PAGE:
The rivalry escalated, with Cairo joining the UAE, Saudi Arabia, and Bahrain in blockading Qatar from 2017 until a year ago. But relations have improved, and Egypt and Qatar are now cooperating to deliver aid that helps the Hamas government pay its civil servants.
The growing Egyptian role gives Cairo a powerful tool to enforce Hamas’ compliance with the truce. It can close Rafah whenever it wants, making it nearly impossible for anyone to travel into or out of Gaza, which is home to more than 2 million Palestinians.
Egypt “can suffocate Gaza in a moment” if its demands are not met, said Maged Mandour, an Egyptian political analyst.
That might be enough to prevent another outbreak of hostilities in the near term. But it doesn’t address the underlying conflict that has fueled four wars between Israel and Hamas and countless skirmishes over the last 15 years.
Israel and most Western countries consider Hamas a terrorist organization because of its refusal to accept Israel’s existence and its long history of deadly attacks.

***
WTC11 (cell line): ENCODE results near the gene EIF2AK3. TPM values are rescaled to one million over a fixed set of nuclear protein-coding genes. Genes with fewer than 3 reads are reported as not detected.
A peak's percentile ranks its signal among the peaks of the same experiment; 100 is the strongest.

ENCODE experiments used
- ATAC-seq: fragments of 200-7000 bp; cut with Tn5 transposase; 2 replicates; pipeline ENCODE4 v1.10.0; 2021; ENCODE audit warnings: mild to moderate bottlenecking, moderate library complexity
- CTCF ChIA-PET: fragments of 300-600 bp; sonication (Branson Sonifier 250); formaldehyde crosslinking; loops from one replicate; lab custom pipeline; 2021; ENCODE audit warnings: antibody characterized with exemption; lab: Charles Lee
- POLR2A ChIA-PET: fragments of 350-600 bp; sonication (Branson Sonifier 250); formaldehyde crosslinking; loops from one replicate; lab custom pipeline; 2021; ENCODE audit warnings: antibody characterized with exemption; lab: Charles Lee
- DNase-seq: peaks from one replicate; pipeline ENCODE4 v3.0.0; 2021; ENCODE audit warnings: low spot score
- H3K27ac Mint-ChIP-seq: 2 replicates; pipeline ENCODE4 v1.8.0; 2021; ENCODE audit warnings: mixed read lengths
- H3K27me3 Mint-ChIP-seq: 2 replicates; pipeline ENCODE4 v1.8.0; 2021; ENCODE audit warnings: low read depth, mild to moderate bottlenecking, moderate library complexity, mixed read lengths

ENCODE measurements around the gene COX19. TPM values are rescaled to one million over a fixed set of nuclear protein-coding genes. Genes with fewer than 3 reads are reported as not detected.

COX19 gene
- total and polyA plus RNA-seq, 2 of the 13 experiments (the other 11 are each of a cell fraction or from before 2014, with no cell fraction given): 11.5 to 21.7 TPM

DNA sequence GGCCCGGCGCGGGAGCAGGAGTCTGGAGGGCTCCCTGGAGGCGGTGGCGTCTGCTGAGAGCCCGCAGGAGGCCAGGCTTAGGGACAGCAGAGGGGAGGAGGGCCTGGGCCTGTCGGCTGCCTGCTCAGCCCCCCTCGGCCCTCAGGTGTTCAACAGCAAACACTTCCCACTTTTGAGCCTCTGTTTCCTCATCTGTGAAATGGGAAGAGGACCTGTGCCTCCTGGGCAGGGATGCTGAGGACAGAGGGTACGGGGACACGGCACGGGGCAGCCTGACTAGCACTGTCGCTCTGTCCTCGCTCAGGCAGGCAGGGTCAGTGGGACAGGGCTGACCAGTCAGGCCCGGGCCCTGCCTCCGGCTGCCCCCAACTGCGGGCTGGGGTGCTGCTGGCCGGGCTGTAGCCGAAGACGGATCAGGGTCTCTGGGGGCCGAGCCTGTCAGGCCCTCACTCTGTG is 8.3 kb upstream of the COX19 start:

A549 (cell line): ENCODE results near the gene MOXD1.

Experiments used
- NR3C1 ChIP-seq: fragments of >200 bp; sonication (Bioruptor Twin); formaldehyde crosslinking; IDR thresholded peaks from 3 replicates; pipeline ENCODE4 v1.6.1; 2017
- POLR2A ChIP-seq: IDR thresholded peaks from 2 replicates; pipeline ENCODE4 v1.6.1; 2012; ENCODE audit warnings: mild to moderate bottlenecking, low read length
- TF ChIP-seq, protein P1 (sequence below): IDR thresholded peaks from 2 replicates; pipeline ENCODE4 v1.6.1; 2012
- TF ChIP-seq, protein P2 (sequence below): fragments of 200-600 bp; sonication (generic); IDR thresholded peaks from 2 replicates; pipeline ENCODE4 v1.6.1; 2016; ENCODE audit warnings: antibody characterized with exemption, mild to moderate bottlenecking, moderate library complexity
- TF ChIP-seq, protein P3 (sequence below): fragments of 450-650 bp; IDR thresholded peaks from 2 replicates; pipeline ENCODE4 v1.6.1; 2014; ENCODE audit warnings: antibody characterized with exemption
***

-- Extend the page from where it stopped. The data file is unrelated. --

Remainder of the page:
Israel has enforced a policy of separation between the Israeli-occupied West Bank and Gaza, which flank Israel and under an internationally endorsed proposal would one day be part of a Palestinian state.
Israel’s current government has ruled out any major peace initiatives – even with Western-backed Palestinian President Mahmoud Abbas in the West Bank – but it has taken steps to improve living conditions, including issuing some 10,000 permits for Gazans to work inside Israel.
Relations between Hamas and Mr. Abbas’ Fatah party plunged to a new low last year after he called off the first elections in more than 15 years. Repeated attempts at reconciliation – many brokered by Egypt – have failed.
But for Egypt and Israel, and for a U.S. administration focused on larger crises elsewhere – preserving the status quo in Gaza might be enough.
“Egypt wants understandings or even pressure on Hamas so the situation won’t explode,” said Talal Oukal, a Gaza-based political analyst.
This story was reported by The Associated Press. Mr. Akram reported from Hamilton, Canada. AP writer Joseph Krauss in Jerusalem contributed to this report.